Some people’s travels inspire their décor; others recreate childhood memories through their collections. Sharon Brandt simply focused on her family to find special ways to turn her new house into a home through colorful spaces. Scroll down to see more of this colorful vintage cottage filled with antique treasures!
The dining area, kitchen and family room compose what Sharon calls the home’s great room. She wanted it to look warm, inviting and “put-your-feet-up comfortable.” She used gray as a neutral color in the family room area. Sharon likes to decorate a shelf for the seasons, holidays and parties by changing accessories.
With a large
family, it was very important to me that everyone had a comfortable place to sit
From White to Bright
When Sharon and her husband moved into their newly built four-bedroom house in Redlands, California, the walls were white and the floors were carpet and linoleum. “We installed travertine stone on the kitchen floor and engineered plank wood floors in place of the carpeting throughout the rest of the house,” Sharon says.
“I wanted a streamlined, simple look in the kitchen with plain farmhouse Shaker cabinets that have glass inserts. My son, Clayton, installed beadboard, base and crown moldings and mantels. We changed the granite countertops to quartz and painted the walls robin’s-egg blue to add color.”
“Every Sunday we all have dinner in the kitchen together: my husband, our four boys, their spouses and our grandkids. We talk about the week and enjoy each other’s company,” Sharon says. “My daughters-in-law help with the cooking. In addition to the food, we make wonderful memories together. There’s always laughter and children running around. I needed a big kitchen where all that could happen and everyone would feel comfortable.”
This loft houses children’s chairs that Sharon collected for their cute architectural design. The massive wood piece is a Hoosier cabinet (they were often used as pantries when they were designed many years ago). She purchased it in the 1980s at an antiques mall. The gumball machine was her mother’s. Her mom used to fill it with candy for her grandkids. She hung architectural-salvage pieces on the large wall. “It’s more interesting to have architectural-salvage elements rather than one big picture on the wall,” Sharon says. She found the architectural pieces at thrift and antiques stores.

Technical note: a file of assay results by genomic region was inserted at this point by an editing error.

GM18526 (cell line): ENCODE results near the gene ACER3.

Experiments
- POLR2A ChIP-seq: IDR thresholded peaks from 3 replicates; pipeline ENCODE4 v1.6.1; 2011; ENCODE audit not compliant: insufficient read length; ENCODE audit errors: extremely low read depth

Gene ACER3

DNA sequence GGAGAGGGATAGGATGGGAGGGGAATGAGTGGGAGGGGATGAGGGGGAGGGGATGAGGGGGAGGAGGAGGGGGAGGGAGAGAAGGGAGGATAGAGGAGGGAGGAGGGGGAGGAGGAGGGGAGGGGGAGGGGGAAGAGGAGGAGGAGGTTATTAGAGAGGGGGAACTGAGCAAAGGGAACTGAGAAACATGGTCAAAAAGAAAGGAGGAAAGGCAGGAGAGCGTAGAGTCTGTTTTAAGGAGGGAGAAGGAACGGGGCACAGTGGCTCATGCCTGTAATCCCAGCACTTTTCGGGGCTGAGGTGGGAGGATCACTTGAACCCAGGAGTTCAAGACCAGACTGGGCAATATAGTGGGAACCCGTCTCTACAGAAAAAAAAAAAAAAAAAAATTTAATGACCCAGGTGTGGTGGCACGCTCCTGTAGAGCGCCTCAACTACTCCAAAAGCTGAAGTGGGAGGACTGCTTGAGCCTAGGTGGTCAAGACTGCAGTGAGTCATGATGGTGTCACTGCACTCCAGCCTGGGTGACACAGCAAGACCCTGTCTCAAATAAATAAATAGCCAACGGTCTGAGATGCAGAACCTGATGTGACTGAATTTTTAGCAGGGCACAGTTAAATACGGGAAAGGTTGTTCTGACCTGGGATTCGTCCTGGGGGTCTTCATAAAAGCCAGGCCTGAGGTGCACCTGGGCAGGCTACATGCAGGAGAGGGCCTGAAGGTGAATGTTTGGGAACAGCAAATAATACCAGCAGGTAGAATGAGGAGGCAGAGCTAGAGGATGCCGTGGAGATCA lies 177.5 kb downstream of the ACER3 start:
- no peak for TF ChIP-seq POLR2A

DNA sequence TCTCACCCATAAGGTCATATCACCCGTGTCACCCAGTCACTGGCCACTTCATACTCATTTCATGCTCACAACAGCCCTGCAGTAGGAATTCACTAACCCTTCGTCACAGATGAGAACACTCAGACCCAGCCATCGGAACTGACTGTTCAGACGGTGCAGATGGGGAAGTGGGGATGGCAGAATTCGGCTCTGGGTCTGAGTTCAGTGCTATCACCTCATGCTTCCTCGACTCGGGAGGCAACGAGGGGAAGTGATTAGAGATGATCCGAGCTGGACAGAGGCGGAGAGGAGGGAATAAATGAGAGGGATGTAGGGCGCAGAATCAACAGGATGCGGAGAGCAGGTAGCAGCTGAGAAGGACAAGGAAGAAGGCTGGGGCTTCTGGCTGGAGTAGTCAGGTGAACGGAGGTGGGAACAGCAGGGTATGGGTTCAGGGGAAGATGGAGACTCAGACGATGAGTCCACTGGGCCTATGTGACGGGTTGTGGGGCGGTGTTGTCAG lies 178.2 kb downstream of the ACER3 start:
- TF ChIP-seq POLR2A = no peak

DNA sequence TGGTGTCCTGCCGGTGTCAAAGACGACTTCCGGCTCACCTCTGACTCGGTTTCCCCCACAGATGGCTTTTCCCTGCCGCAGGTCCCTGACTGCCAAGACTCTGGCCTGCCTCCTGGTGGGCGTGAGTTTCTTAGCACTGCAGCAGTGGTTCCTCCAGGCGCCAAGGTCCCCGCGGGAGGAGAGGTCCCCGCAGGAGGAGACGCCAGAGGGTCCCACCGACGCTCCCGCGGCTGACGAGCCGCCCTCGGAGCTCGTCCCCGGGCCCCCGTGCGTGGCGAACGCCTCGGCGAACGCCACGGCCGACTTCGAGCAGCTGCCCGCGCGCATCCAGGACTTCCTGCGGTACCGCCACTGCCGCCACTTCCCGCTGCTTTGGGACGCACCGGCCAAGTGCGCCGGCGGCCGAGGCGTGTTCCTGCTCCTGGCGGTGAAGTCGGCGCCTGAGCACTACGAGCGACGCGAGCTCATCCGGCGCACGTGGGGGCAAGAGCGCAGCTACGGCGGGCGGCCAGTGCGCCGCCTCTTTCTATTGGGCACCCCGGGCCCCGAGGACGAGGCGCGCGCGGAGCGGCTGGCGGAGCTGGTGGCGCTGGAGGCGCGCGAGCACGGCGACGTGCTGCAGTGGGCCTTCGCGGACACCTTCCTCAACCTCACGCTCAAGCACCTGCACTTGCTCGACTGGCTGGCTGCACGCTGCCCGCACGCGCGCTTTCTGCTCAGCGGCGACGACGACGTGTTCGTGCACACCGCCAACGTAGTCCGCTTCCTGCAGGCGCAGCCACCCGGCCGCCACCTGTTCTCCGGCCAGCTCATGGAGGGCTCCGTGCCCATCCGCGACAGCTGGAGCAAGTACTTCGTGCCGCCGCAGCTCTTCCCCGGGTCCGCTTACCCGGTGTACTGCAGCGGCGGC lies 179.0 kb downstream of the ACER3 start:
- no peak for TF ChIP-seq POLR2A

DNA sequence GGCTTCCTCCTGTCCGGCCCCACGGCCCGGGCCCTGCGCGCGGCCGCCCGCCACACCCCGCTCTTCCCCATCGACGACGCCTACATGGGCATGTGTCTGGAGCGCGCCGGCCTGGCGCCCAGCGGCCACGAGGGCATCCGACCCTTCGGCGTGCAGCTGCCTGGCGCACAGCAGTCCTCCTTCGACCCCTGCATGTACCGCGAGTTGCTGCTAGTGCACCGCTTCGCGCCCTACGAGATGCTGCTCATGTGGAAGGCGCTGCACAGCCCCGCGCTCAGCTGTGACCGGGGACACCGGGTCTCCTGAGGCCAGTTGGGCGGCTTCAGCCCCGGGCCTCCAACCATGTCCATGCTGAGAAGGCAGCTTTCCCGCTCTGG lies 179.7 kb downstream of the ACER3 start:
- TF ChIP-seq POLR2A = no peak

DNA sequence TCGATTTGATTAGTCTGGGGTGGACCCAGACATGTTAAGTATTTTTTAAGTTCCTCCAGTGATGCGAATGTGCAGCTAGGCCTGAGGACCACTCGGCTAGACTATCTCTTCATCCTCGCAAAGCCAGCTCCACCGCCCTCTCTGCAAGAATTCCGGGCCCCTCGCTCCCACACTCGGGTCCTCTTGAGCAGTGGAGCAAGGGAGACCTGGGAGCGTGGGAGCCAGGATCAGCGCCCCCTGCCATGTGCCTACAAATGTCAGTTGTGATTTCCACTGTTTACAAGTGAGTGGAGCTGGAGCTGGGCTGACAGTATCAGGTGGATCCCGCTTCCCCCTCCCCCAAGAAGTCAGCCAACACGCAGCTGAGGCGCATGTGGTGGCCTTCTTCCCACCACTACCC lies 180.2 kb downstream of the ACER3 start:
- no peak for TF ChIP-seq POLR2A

Sharon explained her decorating approach when faced with a large wall in her colorful vintage cottage. “I like to have one main focal point and leave space on either side of it,” she says. “Start from the center [and move] out, and don’t try to fill up the entire space, because then the eye doesn’t have a place to focus on.” Sharon loves to decorate for Christmas, so she opted for a neutral background so she could change out accessories for the seasons. “Old windows and high-quality silk florals are my favorite things to decorate with,” she says.
Sharon painted the white master-bedroom walls a more relaxing blue. She sewed curtains and lined them with blackout fabric. She also fashioned the shelf above the bed with corbels she found at an antiques store. To create the shelf, she bought a piece of lumber, distressed it and put a wash on it. Then she hung a transom window over the shelf as an architectural detail. The room features the old windows and silk florals that Sharon loves to decorate with. She uses coral colors to brighten it up for spring and summer, and cream and white for Christmas.
“I like to have one main focal point and leave space on either side of it,” she says. “Start from the center [and move] out, and don’t try to fill up the entire space, because then the eye doesn’t have a place to focus on.”
Rooms with a Story
The house has two guest rooms. Sharon calls one of them “the pink room,” with its pink and gray color palette. It was also inspired by a family event. When her son, Derek, and his wife, Kailey, got married, their wedding colors were blush and cream.
Sharon put the leftover wedding accessories—which included a mirror, chandelier and pink cabinet that held paper goods—in that room.
Old windows and
silk florals are my favorite things to decorate with.
Repurposing with a Purpose
Sharon shares her tips on giving flea-market finds a second life.
• Think outside the box. Consider different ways to use an item in your décor besides its original intended purpose.
• Look for thrift-store finds that can be repainted or stripped. Incorporate them into your décor rather than using furniture off the showroom floor.
• Find the best place for your finds. Don’t be afraid to arrange a room, stand back and take a good look at it—and rearrange it multiple times if it doesn’t feel right.
Want more simply beautiful ideas? Check out this post on another fun and color-filled home.